Dating websites today may be an endless sea of one-word greetings and frequent ghosting, but back in 2012, things were different—at least for Emily Asher and Scott Tooredman. “Scott reached out to me with an unusually long message, inviting me to dinner at a fancy restaurant in Chicago,” says the stationery designer and calligrapher behind Emily Rose Ink. “How could I say no to such genuine effort?”
Over five years of dating, Scott and Emily had joked about getting engaged in a photo booth. “I thought it would be so sweet and funny to see the moment happen in real time,” says Emily. So once they got serious about getting married, Scott decided to take Emily to as many photo booths as they could find so she’d never know when a proposal was going to happen. “We made a list of bars and restaurants with photo booths and started working our way though the list,” Emily explains. But Scott had intentionally left one location off of the list: Lagunitas Brewery. “One weekend, he asked if I wanted to go there for a brewery tour. At the end of the tour, we ‘discovered’ that they had a photo booth, went in to take pictures, and that’s where Scott proposed with his grandma’s ring!” And that wasn’t the only surprise. When the newly engaged couple emerged, 40 of their family and friends were waiting to celebrate with them!
Because she’s in the wedding industry, Emily knew a few things: that she wanted to show off what her stationery company can do to highlight a couple’s love story and that she and Scott needed a wedding planner. “Hiring LOLA Event Productions was the best money we spent,” says Emily, who found herself planning in the middle of her busiest wedding season yet—even though the pair had chosen October 7, 2018, as their wedding date to avoid peak wedding season as much as possible. The couple embraced the season, using warm autumn colors and a vintage botanical theme that was inspired by the Garfield Park Conservatory’s plants and history. They struck the perfect balance of incorporating gorgeous design and letting the venue speak for itself.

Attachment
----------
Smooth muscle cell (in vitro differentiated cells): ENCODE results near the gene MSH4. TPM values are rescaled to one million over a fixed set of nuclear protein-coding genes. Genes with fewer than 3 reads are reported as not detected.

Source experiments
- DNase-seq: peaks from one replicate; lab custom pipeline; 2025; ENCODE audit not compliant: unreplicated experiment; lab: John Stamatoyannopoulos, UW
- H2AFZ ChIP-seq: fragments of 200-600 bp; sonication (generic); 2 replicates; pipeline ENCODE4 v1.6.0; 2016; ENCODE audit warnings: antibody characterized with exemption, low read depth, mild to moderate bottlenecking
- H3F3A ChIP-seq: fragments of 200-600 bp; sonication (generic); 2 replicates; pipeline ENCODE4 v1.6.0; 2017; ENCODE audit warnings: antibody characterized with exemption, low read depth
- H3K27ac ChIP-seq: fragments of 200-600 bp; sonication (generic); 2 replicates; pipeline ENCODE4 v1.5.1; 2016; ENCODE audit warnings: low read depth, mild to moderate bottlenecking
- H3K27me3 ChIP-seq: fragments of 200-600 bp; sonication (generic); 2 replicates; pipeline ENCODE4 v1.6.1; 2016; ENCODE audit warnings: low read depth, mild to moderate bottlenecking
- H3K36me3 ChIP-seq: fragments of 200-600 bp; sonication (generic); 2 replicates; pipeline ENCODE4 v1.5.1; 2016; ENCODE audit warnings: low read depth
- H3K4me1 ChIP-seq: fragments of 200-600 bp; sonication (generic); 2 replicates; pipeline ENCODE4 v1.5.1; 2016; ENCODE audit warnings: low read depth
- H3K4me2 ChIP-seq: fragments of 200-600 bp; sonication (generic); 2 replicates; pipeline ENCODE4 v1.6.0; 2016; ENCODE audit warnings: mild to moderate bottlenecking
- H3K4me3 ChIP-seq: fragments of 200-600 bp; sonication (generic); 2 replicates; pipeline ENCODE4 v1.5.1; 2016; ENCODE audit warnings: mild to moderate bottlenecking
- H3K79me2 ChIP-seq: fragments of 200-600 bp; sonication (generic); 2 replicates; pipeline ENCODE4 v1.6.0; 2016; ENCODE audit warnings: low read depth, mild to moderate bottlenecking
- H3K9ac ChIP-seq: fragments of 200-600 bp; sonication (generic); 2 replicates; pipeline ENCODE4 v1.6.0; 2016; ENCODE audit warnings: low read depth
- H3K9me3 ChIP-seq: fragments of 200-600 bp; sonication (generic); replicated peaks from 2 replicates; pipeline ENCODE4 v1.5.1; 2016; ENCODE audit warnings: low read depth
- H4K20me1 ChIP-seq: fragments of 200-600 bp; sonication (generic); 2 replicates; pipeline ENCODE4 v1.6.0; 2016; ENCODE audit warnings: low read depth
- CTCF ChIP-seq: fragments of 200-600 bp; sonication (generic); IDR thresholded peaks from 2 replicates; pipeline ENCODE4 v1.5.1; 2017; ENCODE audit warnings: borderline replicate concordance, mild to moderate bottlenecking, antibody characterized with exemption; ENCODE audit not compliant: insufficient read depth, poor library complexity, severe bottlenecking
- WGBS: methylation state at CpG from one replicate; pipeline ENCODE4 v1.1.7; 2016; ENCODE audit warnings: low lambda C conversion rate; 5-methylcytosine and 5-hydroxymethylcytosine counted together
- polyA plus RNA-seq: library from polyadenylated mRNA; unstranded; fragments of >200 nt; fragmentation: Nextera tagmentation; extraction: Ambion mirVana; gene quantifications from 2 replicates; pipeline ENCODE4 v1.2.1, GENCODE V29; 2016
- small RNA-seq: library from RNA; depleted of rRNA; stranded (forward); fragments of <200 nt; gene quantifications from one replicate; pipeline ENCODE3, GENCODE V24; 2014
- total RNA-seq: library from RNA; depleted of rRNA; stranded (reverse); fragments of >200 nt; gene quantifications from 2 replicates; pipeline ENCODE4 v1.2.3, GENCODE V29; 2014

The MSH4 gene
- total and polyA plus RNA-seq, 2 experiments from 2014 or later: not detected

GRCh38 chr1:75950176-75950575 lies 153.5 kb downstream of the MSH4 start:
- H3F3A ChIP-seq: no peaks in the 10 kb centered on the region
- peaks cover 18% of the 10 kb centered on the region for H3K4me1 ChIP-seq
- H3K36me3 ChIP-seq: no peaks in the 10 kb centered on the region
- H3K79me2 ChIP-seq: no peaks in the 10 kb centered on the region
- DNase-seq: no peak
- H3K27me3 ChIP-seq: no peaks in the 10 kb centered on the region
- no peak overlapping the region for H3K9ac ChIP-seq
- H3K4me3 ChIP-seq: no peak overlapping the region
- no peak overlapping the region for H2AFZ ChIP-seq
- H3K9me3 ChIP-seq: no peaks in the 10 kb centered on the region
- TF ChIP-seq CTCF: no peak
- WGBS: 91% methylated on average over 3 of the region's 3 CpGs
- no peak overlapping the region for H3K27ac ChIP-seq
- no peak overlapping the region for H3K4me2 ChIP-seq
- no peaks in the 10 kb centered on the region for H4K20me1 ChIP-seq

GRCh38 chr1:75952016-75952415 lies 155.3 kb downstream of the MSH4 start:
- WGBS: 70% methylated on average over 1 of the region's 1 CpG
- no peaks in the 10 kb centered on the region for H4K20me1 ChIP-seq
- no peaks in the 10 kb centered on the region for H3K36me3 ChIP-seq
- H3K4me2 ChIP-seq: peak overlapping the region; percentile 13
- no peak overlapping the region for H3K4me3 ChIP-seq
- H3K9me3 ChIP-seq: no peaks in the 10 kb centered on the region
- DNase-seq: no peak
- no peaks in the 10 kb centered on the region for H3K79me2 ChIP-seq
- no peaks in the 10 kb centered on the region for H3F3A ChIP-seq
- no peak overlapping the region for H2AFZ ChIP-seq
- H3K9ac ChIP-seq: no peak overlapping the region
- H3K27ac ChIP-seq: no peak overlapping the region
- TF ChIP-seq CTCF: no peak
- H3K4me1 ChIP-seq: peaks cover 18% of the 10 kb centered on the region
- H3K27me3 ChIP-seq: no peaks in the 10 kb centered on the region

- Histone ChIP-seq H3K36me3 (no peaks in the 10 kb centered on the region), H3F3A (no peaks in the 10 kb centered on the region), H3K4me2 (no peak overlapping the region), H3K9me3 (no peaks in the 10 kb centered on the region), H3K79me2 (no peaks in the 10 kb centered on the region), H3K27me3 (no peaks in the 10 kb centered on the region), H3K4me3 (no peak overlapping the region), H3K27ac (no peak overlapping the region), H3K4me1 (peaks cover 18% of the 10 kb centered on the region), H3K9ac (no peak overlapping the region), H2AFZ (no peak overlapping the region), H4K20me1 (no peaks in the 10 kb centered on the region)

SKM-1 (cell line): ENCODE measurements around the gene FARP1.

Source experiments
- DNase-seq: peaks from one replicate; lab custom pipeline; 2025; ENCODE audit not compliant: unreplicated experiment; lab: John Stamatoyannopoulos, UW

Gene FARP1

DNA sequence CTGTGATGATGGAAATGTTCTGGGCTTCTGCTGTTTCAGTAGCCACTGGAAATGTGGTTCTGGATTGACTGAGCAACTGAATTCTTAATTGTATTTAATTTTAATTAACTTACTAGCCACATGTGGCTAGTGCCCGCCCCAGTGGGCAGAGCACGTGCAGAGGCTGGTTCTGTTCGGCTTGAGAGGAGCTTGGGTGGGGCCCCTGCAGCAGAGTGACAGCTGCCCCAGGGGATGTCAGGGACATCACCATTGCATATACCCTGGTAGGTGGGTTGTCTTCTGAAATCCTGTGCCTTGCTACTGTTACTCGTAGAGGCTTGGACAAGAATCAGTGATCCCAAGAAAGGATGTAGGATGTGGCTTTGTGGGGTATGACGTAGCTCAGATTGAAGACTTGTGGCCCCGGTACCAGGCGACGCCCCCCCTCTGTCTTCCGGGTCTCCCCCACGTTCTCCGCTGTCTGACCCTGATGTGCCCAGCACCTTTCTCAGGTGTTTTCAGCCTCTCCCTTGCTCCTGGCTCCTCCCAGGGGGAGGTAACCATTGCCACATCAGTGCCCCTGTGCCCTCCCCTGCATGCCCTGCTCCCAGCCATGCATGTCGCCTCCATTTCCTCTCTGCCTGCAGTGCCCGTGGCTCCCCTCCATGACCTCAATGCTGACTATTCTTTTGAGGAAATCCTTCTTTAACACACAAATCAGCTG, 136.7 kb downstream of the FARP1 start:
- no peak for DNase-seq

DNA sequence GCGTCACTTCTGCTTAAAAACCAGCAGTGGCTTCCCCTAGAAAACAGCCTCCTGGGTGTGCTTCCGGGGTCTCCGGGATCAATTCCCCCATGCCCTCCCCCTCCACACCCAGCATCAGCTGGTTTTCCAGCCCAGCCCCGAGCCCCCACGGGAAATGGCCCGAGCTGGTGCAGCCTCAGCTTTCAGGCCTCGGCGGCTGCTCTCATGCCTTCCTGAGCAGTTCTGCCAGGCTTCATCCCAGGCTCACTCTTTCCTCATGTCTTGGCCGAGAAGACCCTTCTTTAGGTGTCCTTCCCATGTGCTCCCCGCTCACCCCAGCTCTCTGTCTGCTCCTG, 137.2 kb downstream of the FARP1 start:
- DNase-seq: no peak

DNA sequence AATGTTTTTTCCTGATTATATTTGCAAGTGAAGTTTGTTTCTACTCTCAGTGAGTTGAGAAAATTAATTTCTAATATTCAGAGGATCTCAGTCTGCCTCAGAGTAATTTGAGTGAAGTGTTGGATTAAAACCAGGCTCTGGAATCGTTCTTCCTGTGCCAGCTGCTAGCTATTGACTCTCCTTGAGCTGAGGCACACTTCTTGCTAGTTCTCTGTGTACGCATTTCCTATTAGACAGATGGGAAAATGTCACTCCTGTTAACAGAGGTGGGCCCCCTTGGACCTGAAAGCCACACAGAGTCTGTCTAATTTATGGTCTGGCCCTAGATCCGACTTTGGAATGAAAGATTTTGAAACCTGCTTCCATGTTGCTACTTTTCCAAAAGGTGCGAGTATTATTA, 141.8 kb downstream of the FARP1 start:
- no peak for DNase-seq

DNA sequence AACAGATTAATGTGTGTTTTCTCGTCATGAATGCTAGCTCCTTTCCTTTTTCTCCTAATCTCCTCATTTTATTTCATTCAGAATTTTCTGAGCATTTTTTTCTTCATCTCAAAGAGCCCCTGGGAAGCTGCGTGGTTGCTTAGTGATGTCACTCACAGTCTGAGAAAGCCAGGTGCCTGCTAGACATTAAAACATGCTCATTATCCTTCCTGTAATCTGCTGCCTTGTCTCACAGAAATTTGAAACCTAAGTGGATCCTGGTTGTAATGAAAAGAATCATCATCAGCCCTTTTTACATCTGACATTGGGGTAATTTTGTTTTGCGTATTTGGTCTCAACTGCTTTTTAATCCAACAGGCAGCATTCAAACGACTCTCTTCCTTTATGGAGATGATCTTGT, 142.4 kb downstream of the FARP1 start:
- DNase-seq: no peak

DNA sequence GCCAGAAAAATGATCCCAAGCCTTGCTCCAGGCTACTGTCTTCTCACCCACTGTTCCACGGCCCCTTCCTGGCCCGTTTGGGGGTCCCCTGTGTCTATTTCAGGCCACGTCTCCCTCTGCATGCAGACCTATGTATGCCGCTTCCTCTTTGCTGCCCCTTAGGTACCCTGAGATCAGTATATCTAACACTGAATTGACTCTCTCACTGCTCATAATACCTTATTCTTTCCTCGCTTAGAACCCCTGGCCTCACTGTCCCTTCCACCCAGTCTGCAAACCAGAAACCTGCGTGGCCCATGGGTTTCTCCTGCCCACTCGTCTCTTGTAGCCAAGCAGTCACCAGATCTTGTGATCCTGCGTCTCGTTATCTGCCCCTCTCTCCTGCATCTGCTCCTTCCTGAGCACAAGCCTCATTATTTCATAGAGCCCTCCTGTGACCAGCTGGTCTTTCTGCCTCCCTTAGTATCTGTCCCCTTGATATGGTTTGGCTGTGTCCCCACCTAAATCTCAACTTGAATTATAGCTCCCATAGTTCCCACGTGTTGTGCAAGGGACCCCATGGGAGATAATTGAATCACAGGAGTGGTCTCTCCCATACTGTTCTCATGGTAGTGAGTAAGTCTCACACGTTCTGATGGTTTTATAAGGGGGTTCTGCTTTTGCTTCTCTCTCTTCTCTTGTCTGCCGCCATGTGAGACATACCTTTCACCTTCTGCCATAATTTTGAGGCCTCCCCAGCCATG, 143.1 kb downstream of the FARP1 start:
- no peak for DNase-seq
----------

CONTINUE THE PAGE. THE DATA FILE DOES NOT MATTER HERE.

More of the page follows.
Photographed by Kyle John, this lush indoor wedding felt like the great outdoors. Keep scrolling to see all the pretty details below!
“I knew I wanted to really showcase my stationery work, but it was hard to narrow down the options,” admits the bride. “I was overwhelmed by wanting it to be really amazing.” She ultimately settled on invites featuring watercolor and line-drawn botanical illustrations of plants that grow at Garfield Park Conservatory and dressed them up even more with plantable seed paper for the envelope liners and bellybands and vintage stamps featuring state flora and fauna that were specifically chosen for each guest’s envelope.
Emily paired a long-sleeved lace Sarah Seven gown with a floral crown by Anna Marguerite and a fall-hued bouquet of garden roses, parrot tulips, amaranthus, hellebore, chocolate Queen Anne’s lace, maidenhair fern, and autumn leaves. “My mom sewed my veil for me the morning of the wedding, in the bridal suite,” Emily reveals. “I wouldn’t recommend it, but we made it happen!”
Scott wore a custom forest green suit by Nicholas Joseph, which was lined in a botanical pattern. He paired his suit with a custom tie made from fabric that Emily designed. “My mom actually sewed the ties for Scott and all of his groomsmen,” the bride adds.
Scott’s nieces and nephew served as their flower girl and ring bearers. The younger children are twins, so they walked down the aisle together, while the older attendant served as flower girl and led the way. “We had to bribe them with candy—they knew their grandma had the treats, and took off running once the ceremony started!” Emily says with a laugh.